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Kessen III review: Kessen III: PS2 review

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The Good Good blend between strategy and action. Easy learning curve and accessible difficulty. Impressive graphics, particularly in cutscenes.

The Bad Won't please strategy buffs or action junkies.

The Bottom Line Kessen III sits on the fence between serious strategy and hardcore action, and for the most part succeeds in being an accessible game that's easy to pick up and play.

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Neither a full blown strategy game nor an out and out hack 'n slash actioner, Kessen III tries to set foot in both camps in an attempt to be more accessible. The result is a game that won't please strategy buffs or action junkies, but should appeal to anyone who likes their gaming brawn with a bit of brain thrown in.

Set in 16th century Japan, Kessen III follows the exploits of young Lord Oda Nobunaga as he attempts to unite a fractured nation -- usually through the use of plenty of heavily armed soldiers. The game's story is told mainly through some impressive looking cutscenes which precede and follow each battle. These cutscenes also serve to highlight the personalities of characters in the game, particularly the many generals you'll have to rely on to lead your troops in battle.

Gameplay in Kessen III is broken up into three distinct sections -- Planning, the War Council and Battle. Planning is where you'll choose which battles to wage, with the main overview screen showing you where your various enemies are located and the difficulty of the campaign. The Planning section is also where you can equip weapons, armour and special abilities to your generals, as well as where you buy supplies or new troops from.

After choosing your battle, you're taken to the War Council, which is where most of the strategy element of Kessen III kicks in. In the War Council, players are shown an overhead map of the battlefield and the position of known enemy troops (although there's still plenty of 'hidden' enemy troops to be found once you're actually in Battle mode). Players then assign which of their own troops they want on the field, give those troops attack orders, set the aggressiveness of allied generals and more. Knowing exactly which troops to deploy is vital to success -- some types of troops may be more vulnerable against others, while troops who've fought too many battles in a row will fight less effectively.

Battle is where you'll spend most of your time in Kessen III, and is also the area where this game departs more from its prequels. Instead of large open, flat terrains which were the hallmark of previous Kessens, Kessen III features smaller maps with varied terrain that can have a significant impact on skirmishes. Troops will move faster going downhill, for example, and any unit that has the high ground will have a distinct combat advantage. You'll even come across enemy barricades and encampments which you'll either have to destroy or find a way around to proceed.

Kessen III in Battle mode plays more like Dynasty Warriors, although instead of one character, you'll be controlling a whole squad of soldiers at the same time. Players use the left joystick to maneuver, with the Square button used for attack, Triangle for special skills and X for retreat. There are a few limited combos you can perform on enemy troops, but for the most part tapping the attack button should see you through most encounters.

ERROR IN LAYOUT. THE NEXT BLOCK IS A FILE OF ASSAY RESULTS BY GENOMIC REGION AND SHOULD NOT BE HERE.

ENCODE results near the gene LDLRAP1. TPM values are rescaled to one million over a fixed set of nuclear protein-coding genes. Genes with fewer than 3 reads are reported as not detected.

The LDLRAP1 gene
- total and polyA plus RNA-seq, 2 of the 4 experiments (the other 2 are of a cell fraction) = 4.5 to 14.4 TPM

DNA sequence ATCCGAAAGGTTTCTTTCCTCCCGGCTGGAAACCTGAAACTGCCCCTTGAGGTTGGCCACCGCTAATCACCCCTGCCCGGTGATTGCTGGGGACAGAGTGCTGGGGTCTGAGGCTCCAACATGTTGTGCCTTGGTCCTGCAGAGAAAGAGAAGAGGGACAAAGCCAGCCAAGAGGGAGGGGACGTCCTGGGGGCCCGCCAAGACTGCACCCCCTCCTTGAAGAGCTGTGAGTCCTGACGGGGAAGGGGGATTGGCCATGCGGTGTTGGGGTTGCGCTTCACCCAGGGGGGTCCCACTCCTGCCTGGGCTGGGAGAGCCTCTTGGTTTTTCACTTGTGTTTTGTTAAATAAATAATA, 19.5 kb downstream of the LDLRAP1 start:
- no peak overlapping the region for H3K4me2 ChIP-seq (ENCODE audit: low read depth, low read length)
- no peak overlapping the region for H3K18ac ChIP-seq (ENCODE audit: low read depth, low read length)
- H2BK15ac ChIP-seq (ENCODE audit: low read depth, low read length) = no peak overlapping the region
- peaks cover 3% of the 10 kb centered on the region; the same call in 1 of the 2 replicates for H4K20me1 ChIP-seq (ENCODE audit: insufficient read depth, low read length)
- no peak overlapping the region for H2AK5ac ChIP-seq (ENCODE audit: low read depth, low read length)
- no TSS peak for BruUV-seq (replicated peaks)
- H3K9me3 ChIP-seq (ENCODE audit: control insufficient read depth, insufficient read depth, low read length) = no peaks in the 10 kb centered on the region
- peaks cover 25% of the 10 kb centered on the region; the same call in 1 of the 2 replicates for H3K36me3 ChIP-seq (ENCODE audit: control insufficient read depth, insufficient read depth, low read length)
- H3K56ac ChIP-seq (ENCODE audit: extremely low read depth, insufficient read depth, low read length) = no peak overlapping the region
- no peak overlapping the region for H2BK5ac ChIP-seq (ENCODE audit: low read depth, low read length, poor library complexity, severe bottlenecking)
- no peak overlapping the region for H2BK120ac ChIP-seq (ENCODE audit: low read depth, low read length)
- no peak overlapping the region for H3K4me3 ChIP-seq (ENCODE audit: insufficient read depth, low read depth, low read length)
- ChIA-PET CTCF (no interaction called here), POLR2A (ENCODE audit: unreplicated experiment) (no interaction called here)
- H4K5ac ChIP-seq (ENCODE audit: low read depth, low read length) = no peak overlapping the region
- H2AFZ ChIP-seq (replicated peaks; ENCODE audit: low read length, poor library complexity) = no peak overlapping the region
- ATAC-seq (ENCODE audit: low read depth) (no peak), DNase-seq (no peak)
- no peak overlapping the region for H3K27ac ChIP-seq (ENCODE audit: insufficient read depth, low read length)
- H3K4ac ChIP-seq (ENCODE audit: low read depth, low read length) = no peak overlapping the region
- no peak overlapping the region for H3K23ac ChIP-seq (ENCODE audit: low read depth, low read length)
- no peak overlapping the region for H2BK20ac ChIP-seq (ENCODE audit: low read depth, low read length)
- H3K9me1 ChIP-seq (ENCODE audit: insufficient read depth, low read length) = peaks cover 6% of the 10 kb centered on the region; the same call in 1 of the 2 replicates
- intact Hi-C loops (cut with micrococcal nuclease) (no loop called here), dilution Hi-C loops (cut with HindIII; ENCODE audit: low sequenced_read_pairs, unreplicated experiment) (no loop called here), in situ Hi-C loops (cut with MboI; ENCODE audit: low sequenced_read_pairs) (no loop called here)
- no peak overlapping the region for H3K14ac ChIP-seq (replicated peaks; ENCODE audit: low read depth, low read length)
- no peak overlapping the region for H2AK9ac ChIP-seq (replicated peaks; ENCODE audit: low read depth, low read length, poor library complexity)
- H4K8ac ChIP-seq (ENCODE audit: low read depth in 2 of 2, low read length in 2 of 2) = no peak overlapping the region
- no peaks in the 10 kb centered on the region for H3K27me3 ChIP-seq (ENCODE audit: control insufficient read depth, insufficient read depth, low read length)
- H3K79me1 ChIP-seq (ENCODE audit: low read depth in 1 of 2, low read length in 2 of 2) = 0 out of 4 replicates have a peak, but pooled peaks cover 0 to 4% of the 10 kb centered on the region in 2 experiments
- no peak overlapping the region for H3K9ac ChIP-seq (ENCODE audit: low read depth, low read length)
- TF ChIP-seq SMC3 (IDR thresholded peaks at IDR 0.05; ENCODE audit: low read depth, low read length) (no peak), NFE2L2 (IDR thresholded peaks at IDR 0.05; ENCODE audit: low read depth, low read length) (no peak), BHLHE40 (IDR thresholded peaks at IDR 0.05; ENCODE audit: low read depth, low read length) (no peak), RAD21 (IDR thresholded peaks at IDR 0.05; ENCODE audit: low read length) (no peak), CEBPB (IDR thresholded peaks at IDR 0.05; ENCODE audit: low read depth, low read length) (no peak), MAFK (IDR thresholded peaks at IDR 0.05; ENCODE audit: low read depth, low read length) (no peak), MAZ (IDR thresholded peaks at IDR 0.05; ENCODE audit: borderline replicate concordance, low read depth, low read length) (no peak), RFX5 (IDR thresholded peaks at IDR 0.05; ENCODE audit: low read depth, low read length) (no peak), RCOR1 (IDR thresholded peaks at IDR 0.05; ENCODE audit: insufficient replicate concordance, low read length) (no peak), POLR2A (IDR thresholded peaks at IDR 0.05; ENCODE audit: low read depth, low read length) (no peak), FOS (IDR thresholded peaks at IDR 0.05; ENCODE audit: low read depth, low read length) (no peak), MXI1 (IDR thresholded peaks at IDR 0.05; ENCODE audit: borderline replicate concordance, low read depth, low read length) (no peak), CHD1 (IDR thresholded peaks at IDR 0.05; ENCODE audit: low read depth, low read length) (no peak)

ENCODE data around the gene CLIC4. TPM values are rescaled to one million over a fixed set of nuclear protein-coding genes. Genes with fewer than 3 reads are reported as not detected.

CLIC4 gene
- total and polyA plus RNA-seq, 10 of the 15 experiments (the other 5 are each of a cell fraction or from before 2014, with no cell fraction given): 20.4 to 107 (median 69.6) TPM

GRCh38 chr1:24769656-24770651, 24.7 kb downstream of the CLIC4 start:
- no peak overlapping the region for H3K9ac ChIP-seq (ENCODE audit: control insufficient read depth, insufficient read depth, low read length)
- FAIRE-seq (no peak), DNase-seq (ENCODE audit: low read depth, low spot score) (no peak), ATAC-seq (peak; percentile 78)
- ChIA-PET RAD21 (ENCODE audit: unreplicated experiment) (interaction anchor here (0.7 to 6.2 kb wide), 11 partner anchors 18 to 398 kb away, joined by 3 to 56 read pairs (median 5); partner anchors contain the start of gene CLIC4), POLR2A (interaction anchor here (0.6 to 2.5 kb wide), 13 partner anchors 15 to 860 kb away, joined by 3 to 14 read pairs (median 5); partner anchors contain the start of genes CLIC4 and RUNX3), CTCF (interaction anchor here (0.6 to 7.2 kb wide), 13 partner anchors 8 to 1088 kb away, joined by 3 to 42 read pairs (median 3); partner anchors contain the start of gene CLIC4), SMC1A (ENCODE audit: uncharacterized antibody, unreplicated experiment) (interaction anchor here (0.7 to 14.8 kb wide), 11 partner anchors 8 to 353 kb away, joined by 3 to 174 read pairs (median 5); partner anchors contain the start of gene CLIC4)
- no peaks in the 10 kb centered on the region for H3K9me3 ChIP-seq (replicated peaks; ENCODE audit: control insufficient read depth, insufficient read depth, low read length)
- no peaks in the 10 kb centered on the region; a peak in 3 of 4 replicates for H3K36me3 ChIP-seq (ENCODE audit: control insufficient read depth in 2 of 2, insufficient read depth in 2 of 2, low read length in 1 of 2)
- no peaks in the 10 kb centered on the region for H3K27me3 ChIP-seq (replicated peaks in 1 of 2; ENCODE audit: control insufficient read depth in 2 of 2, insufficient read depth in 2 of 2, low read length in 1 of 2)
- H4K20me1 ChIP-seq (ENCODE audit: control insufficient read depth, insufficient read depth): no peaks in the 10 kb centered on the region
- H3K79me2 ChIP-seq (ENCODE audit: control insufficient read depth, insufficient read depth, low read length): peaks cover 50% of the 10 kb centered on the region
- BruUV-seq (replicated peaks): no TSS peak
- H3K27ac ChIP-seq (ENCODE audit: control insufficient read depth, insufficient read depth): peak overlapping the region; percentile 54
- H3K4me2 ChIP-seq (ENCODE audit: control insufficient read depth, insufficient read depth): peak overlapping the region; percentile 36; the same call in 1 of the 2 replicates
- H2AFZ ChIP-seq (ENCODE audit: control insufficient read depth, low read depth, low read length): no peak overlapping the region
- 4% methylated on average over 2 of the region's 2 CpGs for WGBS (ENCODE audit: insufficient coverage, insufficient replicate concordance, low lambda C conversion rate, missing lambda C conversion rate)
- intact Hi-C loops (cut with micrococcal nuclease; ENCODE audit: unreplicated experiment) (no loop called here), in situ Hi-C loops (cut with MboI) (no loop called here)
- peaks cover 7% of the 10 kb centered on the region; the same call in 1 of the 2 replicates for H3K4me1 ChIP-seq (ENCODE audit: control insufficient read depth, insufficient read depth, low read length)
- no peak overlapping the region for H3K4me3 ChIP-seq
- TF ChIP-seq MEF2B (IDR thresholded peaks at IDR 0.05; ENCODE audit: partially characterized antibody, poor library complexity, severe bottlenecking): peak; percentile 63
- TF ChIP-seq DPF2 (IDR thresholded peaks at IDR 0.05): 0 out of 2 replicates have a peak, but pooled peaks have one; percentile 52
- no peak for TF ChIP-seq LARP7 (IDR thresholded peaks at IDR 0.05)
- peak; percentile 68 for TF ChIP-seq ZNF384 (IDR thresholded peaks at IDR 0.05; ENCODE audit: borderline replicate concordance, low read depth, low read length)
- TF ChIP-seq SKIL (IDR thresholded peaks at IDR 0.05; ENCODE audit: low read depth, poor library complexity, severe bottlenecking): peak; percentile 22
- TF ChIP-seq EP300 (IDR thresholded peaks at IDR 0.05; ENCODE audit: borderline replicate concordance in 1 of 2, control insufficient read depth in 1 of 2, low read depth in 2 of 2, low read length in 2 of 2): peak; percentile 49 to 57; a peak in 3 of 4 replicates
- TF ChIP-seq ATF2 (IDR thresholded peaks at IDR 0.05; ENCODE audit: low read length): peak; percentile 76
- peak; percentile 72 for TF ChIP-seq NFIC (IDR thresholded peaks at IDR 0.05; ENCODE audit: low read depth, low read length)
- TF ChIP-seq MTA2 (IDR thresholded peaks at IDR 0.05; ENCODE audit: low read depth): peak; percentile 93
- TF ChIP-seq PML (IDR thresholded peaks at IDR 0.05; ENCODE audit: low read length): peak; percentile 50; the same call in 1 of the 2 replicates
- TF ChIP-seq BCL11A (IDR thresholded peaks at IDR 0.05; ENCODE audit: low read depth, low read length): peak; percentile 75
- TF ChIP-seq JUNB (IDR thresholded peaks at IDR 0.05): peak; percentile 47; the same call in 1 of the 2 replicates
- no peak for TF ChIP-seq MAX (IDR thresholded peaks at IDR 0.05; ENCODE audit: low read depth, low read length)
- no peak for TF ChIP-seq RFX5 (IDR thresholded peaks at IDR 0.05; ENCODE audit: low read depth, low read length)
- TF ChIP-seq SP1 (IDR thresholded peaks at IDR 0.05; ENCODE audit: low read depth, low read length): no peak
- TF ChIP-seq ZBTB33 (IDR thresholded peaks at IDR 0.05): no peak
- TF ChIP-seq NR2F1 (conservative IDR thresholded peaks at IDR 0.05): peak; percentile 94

The generals leading each troop are where Kessen III's battles leave the mundane, as each one has access to a list of special abilities that can turn a battle. These abilities range from support styles that can lower an enemy's defense or raise your own, to magical attacks that can freeze or set fire to enemies. Each general can also enter Rampage mode, which sees them going solo and taking on enemy troops single handedly. Generals acquire experience points and can gain levels to make them stronger, and can also be equipped with better weapons, armour and spells.

While on the battlefield, players can quickly switch and control any other friendly unit by pressing the L2 button. This, along with the fact that you can set new orders and waypoints for all your other troops will on the field, means players can micro manage the battles to their hearts' content. Strategies can be quickly changed on the fly if required -- if some troops accidentally walk into an ambush, you can rapidly send support from your other units, or even take control of the besieged troops yourself.

With such limited deployment options available to you in the War Council section, you'll find most of your strategic decisions being made on the fly while in Battle mode. This makes Kessen III lean more towards the action side, although a healthy strategy (such as flanking opponents or setting pincers to trap opponents between your troops) is required to win the harder battles.

Graphics in Kessen III are generally well done but not outstanding. The environments are fairly nondescript and the character models are somewhat plain -- but they look good while moving and the result is a frame rate never really slows down despite the appearance of dozens of warriors on the screen at the same time.

Developer Koei deliberately sits Kessen III on the fence between serious strategy and hardcore action, and for the most part succeeds in making an accessible game that's easy to pick up and play. It won't please hardcore fans of either genre, but it is an interesting mix that's enjoyable and challenging.

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